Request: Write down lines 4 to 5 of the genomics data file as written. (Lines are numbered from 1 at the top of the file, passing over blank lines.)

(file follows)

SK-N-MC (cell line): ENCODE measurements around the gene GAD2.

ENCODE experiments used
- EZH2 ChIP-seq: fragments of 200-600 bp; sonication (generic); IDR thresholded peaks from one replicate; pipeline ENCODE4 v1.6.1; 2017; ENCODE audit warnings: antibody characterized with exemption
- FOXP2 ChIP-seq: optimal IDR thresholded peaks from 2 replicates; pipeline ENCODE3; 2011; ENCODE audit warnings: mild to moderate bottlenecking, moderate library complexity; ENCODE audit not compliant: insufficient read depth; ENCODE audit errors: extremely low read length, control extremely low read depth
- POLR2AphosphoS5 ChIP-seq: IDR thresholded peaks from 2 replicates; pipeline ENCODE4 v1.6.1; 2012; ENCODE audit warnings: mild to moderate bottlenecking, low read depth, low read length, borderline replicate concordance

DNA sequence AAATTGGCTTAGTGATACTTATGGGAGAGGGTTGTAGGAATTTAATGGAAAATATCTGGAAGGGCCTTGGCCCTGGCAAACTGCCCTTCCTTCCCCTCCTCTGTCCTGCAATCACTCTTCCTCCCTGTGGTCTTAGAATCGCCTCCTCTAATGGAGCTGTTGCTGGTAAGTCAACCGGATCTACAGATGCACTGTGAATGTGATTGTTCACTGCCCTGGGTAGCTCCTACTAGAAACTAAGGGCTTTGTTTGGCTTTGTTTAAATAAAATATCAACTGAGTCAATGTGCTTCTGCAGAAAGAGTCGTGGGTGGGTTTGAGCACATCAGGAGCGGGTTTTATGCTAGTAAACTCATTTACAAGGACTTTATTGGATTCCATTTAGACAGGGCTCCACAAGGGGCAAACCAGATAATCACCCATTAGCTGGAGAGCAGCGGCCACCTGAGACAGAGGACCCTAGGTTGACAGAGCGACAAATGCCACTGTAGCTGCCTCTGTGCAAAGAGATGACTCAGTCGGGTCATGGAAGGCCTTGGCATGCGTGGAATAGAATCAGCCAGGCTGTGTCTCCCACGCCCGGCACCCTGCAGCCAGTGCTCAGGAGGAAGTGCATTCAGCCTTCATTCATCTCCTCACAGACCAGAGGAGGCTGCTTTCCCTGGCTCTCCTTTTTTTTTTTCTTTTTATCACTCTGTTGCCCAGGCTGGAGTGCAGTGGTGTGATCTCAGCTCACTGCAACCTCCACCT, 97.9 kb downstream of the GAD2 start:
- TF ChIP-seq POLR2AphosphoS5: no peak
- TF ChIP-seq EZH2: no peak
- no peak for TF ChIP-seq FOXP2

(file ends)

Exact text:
- FOXP2 ChIP-seq: optimal IDR thresholded peaks from 2 replicates; pipeline ENCODE3; 2011; ENCODE audit warnings: mild to moderate bottlenecking, moderate library complexity; ENCODE audit not compliant: insufficient read depth; ENCODE audit errors: extremely low read length, control extremely low read depth
- POLR2AphosphoS5 ChIP-seq: IDR thresholded peaks from 2 replicates; pipeline ENCODE4 v1.6.1; 2012; ENCODE audit warnings: mild to moderate bottlenecking, low read depth, low read length, borderline replicate concordance